Privacy officials in Canada plan to look into reports over the past week that Canadian telecom companies share location data on subscribers with third-parties, a practice that, in at least one case, appears to have allowed similar data on Americans to be accessed by police without a warrant.
Bell, Rogers and Telus were named in an article on ZDNet.com, a technology website owned by a subsidiary of CBS Corp., as among the North American telecom companies selling real-time location data on subscribers to a company called LocationSmart.
LocationSmart bills itself as a service that “locates 15 billion devices anywhere in the world, for any location need.”
Those needs can include letting clients who buy access to its data target consumers based on their location, check the locations of workers such as truck drivers, and locate any connected device and allow store locator services to track consumers without having to provide their postal codes.
However, it can also be used for more questionable tasks.
A prison technology company called Securus is now under fire after the New York Times alleged on May 10 it had shared location data obtained via LocationSmart with a sheriff’s office in Missouri that then used it to track people’s phones — without a warrant.
The sheriff was charged with unlawful surveillance.
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Global News reached out to the office of Privacy Commissioner Daniel Therrien asking for his reaction to the reports.
A spokesperson responded there were few details to share right now, but that the office would be looking into the matter.
“We are aware of the news articles you’ve pointed to. This is not something we have examined to date,” wrote Valerie Lawton in an email.
“We have noted the mention of Canadian carriers in the recent ZDNet article on LocationSmart. It does raise questions and we plan to follow up. I don’t have further details to share with you at this time.”
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Telus did not respond to a request for comment but spokespersons for Bell and Rogers said the location data in question is not directly shared by them.
Instead, it is done by a joint venture owned by all three telecom companies called Enstream.
One of its partners is LocationSmart.
Enstream is described on its website as providing identity verification services for third-party applications.
It operates as a sort of hub of information held by the Canadian telecom companies and others can buy access to the data to do things like verify mobile subscriber identity, allow a roadside assistance company to locate a caller, or verify credit card information used in mobile payment systems.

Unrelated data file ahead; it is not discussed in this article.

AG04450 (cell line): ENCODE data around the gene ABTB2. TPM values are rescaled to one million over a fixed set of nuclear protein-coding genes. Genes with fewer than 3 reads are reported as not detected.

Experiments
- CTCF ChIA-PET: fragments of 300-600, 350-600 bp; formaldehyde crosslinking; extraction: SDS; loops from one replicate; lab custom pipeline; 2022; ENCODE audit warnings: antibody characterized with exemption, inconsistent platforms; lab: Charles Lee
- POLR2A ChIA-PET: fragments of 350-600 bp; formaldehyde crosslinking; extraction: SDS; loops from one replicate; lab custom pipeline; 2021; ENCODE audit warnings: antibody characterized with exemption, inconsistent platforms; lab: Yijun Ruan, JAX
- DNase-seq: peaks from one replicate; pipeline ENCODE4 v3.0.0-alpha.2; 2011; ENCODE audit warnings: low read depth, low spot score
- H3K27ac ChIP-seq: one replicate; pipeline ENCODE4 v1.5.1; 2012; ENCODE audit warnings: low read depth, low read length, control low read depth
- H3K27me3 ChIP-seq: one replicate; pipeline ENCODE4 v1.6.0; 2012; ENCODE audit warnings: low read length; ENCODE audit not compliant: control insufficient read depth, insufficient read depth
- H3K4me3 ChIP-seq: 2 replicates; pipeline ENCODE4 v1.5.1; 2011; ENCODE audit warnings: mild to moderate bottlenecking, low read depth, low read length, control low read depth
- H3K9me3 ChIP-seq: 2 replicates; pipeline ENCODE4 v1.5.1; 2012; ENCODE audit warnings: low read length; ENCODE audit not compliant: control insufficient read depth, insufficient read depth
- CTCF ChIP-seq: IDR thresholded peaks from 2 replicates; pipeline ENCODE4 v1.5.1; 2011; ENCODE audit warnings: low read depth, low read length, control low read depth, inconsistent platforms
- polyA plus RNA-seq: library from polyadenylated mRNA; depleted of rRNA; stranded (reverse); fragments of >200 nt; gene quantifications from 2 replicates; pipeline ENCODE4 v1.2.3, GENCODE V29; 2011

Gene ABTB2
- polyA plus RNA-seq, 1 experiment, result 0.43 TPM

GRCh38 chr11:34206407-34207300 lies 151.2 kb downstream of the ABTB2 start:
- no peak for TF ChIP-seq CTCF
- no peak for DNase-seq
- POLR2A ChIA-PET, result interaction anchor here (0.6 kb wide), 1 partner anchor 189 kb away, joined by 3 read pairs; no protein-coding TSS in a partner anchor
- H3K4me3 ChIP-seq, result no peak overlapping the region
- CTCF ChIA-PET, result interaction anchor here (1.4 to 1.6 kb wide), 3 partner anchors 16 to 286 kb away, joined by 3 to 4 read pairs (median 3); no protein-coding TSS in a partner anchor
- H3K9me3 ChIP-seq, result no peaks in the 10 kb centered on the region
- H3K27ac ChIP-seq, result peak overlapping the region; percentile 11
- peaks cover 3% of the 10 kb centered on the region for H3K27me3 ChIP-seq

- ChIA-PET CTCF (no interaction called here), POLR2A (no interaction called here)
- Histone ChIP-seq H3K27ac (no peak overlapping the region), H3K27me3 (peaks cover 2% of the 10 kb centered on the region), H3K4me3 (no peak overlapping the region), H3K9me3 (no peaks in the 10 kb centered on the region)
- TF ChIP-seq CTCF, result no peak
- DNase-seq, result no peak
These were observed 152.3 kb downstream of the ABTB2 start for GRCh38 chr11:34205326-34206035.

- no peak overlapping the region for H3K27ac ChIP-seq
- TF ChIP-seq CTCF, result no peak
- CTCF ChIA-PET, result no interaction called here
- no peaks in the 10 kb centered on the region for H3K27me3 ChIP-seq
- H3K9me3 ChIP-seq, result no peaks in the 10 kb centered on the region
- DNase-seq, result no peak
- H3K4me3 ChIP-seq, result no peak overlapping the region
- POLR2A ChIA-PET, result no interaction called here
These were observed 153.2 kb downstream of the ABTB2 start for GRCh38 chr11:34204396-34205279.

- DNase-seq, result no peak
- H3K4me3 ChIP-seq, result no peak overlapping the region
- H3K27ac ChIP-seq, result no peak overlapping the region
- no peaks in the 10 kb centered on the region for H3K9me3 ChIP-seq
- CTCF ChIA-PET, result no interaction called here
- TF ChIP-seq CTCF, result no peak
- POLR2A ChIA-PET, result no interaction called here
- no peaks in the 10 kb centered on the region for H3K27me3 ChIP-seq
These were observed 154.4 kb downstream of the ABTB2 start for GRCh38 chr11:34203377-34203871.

Once the data has been used by the partner companies, it is destroyed to prevent further use.
Robert Blumenthal, spokesperson for Enstream, said the company only shares data like location when it verifies an individual has given explicit permission to one of its approved partners and that it conducts security reviews before entering into partnership agreements to make sure those companies can follow their rules to protect the data.
That permission is not ongoing, he said, and does not last beyond the specific purpose consented to by the client “on a one-time basis.”
For example, he said, when an individual calls roadside assistance they may be asked whether the dispatcher can use their location to send help.
If the caller agrees, that assistance provider can then make the request to Enstream to get and use that specific data.
“It’s not like everyone’s information is out there and you have to figure out a way to shut it off — in fact, it’s the opposite,” he said.
“By default, it’s off and the services are only made available when you explicitly consent through a service that you are looking to legitimately provide value to you, whether it’s roadside assistance or package tracking, applying for a credit card or any of those kinds of things.”
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Picture the situation this way: rather than there being only one locked door into a house, there are a number of smaller windows that can only be opened from the inside by the owner.
The companies accessing location data are going in through the windows: open only for a short time by the owner for a specific reason.
The main entry into the house remains locked: no one without permission can just walk in and start sniffing around.
That’s because privacy rules in Canada and the U.S. are different.
In the U.S., there is nothing to prevent telecom companies from sharing the data they hold with other companies.
In Canada, private sector companies require “meaningful consent” to collect, use and disclose personal information, except in cases where police have a warrant.
Because of that, Blumenthal said Enstream reviews each request from its partners to access the information it holds on Canadians.
“They give us a lot of grief for making it more strict than it is in the U.S.,” he said.
“Some of these partners like LocationSmart, they say, ‘Why does it have to be so hard?’ Because things are different here.”
Enstream has launched a security review of its relationship with LocationSmart in light of the reports.